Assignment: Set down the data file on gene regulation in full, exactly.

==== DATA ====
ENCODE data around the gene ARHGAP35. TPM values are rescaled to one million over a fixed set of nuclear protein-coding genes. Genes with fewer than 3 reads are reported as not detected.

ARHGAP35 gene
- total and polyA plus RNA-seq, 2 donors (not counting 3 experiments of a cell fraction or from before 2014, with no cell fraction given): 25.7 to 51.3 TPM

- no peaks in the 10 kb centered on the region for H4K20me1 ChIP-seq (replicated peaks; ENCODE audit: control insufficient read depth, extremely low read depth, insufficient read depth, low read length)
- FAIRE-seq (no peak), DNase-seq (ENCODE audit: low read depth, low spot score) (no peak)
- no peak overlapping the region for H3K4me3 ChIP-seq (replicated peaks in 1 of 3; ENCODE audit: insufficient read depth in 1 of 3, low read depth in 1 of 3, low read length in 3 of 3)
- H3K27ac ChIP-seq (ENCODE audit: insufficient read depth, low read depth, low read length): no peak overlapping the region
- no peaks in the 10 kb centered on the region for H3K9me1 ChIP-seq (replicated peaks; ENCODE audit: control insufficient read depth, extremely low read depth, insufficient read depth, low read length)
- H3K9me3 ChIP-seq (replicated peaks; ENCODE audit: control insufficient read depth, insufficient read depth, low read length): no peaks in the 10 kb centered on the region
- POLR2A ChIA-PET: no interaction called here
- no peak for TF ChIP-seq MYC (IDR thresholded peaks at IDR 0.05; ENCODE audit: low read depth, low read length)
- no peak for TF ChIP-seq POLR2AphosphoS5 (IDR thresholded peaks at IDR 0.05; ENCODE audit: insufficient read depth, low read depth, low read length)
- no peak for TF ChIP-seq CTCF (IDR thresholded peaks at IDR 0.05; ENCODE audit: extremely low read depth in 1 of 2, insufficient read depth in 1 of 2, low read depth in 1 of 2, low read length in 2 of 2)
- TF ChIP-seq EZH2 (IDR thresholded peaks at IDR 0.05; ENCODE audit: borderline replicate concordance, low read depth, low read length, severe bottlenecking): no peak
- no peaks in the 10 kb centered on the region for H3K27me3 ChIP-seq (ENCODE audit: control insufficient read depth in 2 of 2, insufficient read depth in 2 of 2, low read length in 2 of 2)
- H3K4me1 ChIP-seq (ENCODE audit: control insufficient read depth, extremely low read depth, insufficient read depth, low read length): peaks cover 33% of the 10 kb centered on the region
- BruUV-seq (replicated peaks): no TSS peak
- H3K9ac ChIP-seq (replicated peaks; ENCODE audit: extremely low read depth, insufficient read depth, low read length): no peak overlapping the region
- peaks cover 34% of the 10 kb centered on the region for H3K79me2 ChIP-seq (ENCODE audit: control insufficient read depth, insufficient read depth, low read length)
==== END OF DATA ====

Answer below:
ENCODE data around the gene ARHGAP35. TPM values are rescaled to one million over a fixed set of nuclear protein-coding genes. Genes with fewer than 3 reads are reported as not detected.

ARHGAP35 gene
- total and polyA plus RNA-seq, 2 donors (not counting 3 experiments of a cell fraction or from before 2014, with no cell fraction given): 25.7 to 51.3 TPM

- no peaks in the 10 kb centered on the region for H4K20me1 ChIP-seq (replicated peaks; ENCODE audit: control insufficient read depth, extremely low read depth, insufficient read depth, low read length)
- FAIRE-seq (no peak), DNase-seq (ENCODE audit: low read depth, low spot score) (no peak)
- no peak overlapping the region for H3K4me3 ChIP-seq (replicated peaks in 1 of 3; ENCODE audit: insufficient read depth in 1 of 3, low read depth in 1 of 3, low read length in 3 of 3)
- H3K27ac ChIP-seq (ENCODE audit: insufficient read depth, low read depth, low read length): no peak overlapping the region
- no peaks in the 10 kb centered on the region for H3K9me1 ChIP-seq (replicated peaks; ENCODE audit: control insufficient read depth, extremely low read depth, insufficient read depth, low read length)
- H3K9me3 ChIP-seq (replicated peaks; ENCODE audit: control insufficient read depth, insufficient read depth, low read length): no peaks in the 10 kb centered on the region
- POLR2A ChIA-PET: no interaction called here
- no peak for TF ChIP-seq MYC (IDR thresholded peaks at IDR 0.05; ENCODE audit: low read depth, low read length)
- no peak for TF ChIP-seq POLR2AphosphoS5 (IDR thresholded peaks at IDR 0.05; ENCODE audit: insufficient read depth, low read depth, low read length)
- no peak for TF ChIP-seq CTCF (IDR thresholded peaks at IDR 0.05; ENCODE audit: extremely low read depth in 1 of 2, insufficient read depth in 1 of 2, low read depth in 1 of 2, low read length in 2 of 2)
- TF ChIP-seq EZH2 (IDR thresholded peaks at IDR 0.05; ENCODE audit: borderline replicate concordance, low read depth, low read length, severe bottlenecking): no peak
- no peaks in the 10 kb centered on the region for H3K27me3 ChIP-seq (ENCODE audit: control insufficient read depth in 2 of 2, insufficient read depth in 2 of 2, low read length in 2 of 2)
- H3K4me1 ChIP-seq (ENCODE audit: control insufficient read depth, extremely low read depth, insufficient read depth, low read length): peaks cover 33% of the 10 kb centered on the region
- BruUV-seq (replicated peaks): no TSS peak
- H3K9ac ChIP-seq (replicated peaks; ENCODE audit: extremely low read depth, insufficient read depth, low read length): no peak overlapping the region
- peaks cover 34% of the 10 kb centered on the region for H3K79me2 ChIP-seq (ENCODE audit: control insufficient read depth, insufficient read depth, low read length)